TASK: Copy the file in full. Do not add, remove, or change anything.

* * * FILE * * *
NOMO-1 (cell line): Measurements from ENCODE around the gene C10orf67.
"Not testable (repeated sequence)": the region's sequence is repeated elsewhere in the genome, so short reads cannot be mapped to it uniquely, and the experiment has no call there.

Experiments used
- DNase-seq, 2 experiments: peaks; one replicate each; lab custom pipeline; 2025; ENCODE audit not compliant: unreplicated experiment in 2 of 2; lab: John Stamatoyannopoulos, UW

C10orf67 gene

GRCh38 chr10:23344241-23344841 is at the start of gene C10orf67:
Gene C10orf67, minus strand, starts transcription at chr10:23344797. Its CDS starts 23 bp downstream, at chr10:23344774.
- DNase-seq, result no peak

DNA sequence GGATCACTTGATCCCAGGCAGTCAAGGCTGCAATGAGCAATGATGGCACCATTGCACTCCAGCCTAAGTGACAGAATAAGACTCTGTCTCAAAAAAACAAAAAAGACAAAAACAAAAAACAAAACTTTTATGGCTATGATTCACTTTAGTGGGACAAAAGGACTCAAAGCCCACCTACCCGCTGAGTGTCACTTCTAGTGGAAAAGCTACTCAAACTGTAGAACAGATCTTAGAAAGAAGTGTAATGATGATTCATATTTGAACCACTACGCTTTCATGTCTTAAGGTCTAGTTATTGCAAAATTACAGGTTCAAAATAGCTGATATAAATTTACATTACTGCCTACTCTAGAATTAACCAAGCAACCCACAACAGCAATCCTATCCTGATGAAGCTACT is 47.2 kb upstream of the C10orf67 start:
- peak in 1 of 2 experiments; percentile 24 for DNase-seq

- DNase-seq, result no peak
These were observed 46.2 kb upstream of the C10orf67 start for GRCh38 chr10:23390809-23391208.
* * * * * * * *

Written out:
NOMO-1 (cell line): Measurements from ENCODE around the gene C10orf67.
"Not testable (repeated sequence)": the region's sequence is repeated elsewhere in the genome, so short reads cannot be mapped to it uniquely, and the experiment has no call there.

Experiments used
- DNase-seq, 2 experiments: peaks; one replicate each; lab custom pipeline; 2025; ENCODE audit not compliant: unreplicated experiment in 2 of 2; lab: John Stamatoyannopoulos, UW

C10orf67 gene

GRCh38 chr10:23344241-23344841 is at the start of gene C10orf67:
Gene C10orf67, minus strand, starts transcription at chr10:23344797. Its CDS starts 23 bp downstream, at chr10:23344774.
- DNase-seq, result no peak

DNA sequence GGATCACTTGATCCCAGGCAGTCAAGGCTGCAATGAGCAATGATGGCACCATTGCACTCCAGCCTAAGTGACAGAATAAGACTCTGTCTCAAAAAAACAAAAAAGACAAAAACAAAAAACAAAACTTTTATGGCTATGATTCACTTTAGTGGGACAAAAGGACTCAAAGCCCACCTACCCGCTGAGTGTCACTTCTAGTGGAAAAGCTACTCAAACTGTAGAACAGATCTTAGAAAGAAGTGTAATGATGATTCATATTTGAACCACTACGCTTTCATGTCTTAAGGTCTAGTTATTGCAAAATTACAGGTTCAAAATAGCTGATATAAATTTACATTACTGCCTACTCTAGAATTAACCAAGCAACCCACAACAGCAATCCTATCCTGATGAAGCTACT is 47.2 kb upstream of the C10orf67 start:
- peak in 1 of 2 experiments; percentile 24 for DNase-seq

- DNase-seq, result no peak
These were observed 46.2 kb upstream of the C10orf67 start for GRCh38 chr10:23390809-23391208.